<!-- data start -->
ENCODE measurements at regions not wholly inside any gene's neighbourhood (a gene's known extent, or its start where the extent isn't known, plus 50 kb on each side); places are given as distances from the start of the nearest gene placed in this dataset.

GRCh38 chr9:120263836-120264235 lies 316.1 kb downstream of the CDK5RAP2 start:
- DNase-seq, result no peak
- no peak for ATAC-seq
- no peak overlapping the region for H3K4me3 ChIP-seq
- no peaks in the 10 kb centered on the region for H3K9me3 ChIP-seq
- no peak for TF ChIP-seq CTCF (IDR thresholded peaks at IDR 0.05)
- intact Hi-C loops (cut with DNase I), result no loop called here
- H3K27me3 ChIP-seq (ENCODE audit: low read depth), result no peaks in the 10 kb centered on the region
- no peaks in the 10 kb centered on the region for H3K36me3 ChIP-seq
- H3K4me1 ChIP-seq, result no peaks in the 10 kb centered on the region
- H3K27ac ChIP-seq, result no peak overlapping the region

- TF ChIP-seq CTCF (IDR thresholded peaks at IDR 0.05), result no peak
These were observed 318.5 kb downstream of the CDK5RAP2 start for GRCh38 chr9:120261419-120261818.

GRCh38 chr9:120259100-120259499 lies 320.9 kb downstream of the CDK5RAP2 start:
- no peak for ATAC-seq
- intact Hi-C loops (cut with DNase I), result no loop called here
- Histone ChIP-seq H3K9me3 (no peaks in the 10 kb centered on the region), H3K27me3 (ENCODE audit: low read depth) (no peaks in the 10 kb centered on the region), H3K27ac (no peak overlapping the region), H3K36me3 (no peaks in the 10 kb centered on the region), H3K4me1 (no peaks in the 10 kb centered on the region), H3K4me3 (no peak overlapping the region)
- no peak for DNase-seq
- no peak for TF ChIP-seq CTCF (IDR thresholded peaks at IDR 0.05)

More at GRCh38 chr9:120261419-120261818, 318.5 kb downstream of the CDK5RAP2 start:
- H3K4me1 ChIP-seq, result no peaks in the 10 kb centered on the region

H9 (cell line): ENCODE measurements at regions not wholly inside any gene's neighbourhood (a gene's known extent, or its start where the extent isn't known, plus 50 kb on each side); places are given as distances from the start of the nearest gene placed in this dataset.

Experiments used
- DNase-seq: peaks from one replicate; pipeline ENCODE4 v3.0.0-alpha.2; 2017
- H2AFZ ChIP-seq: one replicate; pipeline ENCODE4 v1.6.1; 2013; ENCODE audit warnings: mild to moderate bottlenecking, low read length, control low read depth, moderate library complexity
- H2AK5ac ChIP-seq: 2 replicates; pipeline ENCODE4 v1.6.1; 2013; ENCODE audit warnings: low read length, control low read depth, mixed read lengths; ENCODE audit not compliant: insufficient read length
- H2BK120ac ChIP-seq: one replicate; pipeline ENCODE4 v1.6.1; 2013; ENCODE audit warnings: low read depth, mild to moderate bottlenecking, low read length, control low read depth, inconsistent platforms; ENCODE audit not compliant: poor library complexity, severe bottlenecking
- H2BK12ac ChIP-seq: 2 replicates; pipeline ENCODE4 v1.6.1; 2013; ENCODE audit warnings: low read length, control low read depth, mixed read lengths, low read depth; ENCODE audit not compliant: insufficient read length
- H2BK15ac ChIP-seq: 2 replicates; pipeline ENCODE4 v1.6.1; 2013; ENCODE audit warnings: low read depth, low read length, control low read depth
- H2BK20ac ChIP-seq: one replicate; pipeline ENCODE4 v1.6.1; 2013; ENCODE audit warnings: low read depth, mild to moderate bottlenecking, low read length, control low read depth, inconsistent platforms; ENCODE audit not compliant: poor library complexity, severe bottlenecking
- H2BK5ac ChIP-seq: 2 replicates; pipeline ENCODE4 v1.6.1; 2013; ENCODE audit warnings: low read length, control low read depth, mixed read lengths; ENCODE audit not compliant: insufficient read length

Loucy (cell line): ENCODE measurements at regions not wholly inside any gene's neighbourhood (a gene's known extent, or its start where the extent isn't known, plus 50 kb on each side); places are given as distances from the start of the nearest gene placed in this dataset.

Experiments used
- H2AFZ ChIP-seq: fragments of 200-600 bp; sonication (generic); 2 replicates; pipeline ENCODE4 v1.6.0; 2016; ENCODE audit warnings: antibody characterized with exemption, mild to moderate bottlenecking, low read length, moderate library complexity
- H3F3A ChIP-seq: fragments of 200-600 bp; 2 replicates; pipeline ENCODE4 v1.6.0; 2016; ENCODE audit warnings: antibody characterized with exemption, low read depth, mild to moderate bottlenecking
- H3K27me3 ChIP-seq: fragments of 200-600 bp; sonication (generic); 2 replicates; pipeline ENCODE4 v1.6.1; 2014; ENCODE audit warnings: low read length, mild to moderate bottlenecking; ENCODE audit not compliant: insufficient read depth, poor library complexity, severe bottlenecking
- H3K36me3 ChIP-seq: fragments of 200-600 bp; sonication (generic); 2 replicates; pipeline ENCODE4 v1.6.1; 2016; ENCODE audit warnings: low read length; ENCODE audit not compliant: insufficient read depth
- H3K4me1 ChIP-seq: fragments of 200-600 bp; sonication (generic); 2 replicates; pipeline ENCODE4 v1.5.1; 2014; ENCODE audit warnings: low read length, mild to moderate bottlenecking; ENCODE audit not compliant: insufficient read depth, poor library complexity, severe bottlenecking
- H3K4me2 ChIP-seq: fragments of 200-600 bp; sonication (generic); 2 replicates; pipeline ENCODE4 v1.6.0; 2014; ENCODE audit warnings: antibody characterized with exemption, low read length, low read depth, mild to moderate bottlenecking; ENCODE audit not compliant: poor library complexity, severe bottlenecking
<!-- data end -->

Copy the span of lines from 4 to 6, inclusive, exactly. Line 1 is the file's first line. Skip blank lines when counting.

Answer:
- no peak for ATAC-seq
- no peak overlapping the region for H3K4me3 ChIP-seq
- no peaks in the 10 kb centered on the region for H3K9me3 ChIP-seq